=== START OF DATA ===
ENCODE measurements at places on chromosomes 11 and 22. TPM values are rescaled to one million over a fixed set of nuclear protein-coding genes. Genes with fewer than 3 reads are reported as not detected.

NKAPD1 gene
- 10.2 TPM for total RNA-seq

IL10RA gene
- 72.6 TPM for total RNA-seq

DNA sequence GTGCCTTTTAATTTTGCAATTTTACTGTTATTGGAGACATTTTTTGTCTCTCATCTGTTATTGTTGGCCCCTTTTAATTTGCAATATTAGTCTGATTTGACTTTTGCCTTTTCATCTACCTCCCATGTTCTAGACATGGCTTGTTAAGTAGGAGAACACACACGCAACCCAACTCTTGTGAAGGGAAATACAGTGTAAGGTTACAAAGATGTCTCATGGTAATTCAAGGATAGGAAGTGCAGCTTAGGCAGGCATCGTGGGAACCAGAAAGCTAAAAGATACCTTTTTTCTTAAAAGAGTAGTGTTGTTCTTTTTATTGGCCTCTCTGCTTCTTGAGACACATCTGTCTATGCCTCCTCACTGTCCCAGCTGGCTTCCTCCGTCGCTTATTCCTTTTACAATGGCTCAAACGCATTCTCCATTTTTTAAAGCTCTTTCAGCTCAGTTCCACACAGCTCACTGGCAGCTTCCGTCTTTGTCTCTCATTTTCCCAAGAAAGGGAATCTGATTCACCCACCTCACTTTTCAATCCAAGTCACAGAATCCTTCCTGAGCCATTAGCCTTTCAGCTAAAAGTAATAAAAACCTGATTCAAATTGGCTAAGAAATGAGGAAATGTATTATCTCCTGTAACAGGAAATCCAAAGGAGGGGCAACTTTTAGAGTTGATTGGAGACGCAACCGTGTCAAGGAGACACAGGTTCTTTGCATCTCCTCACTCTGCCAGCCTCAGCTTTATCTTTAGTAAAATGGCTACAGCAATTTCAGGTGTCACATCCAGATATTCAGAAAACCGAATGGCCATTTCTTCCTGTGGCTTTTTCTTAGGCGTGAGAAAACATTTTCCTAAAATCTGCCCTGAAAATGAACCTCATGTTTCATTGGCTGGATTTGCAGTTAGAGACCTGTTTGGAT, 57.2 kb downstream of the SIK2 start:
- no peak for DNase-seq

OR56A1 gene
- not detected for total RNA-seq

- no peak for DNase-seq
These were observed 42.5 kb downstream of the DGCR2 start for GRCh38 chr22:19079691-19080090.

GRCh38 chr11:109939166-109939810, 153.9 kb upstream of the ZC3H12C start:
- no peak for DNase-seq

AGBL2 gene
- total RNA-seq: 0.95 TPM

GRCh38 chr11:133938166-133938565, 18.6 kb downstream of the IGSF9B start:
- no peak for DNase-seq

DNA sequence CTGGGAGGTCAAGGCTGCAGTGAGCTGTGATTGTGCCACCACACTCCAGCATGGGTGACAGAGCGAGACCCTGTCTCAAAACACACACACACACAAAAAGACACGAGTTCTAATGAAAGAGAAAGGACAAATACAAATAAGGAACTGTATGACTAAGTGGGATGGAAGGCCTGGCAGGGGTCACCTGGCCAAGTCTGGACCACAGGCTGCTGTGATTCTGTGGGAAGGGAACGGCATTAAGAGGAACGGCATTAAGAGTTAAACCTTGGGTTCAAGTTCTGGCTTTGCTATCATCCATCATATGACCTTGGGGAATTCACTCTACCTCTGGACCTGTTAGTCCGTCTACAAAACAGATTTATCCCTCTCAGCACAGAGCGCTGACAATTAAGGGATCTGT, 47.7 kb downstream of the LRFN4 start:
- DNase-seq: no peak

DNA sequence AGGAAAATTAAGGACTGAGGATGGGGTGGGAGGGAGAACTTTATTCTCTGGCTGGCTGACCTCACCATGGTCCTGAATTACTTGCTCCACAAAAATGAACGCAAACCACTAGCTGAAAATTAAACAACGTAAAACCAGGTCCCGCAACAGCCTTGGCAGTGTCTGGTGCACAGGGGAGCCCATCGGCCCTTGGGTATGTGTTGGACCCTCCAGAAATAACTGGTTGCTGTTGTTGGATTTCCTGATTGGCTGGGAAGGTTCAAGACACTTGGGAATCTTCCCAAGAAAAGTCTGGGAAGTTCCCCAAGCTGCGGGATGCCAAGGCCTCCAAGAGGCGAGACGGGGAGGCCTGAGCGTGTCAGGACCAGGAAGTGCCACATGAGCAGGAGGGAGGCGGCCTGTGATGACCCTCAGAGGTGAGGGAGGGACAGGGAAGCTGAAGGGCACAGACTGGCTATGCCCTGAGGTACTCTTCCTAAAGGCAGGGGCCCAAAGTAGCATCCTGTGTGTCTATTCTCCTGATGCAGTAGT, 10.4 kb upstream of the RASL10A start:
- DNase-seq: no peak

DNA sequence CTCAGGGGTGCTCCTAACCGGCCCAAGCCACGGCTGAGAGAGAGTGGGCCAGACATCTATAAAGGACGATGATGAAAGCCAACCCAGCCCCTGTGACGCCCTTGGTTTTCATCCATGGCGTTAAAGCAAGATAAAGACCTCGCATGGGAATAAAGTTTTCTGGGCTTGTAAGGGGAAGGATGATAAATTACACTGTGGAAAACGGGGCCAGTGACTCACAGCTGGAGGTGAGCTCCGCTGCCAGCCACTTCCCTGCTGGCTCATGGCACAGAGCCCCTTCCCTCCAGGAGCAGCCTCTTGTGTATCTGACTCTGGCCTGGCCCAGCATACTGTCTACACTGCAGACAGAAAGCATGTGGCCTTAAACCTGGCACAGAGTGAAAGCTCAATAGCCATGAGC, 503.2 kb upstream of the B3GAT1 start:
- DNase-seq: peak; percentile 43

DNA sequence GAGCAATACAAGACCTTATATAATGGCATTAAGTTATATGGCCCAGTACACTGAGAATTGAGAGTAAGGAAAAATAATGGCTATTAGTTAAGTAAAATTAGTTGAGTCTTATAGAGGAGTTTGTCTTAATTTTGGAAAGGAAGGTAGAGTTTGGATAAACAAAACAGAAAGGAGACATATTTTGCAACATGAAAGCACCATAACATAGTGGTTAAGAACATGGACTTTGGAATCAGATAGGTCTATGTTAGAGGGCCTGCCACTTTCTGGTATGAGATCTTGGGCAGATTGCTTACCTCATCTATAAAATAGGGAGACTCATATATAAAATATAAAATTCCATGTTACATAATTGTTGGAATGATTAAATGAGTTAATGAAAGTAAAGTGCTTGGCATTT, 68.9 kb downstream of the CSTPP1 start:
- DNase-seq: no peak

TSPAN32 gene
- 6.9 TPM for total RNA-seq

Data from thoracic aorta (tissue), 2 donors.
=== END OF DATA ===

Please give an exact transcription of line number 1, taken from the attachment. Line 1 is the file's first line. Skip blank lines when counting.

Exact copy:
ENCODE measurements at places on chromosomes 11 and 22. TPM values are rescaled to one million over a fixed set of nuclear protein-coding genes. Genes with fewer than 3 reads are reported as not detected.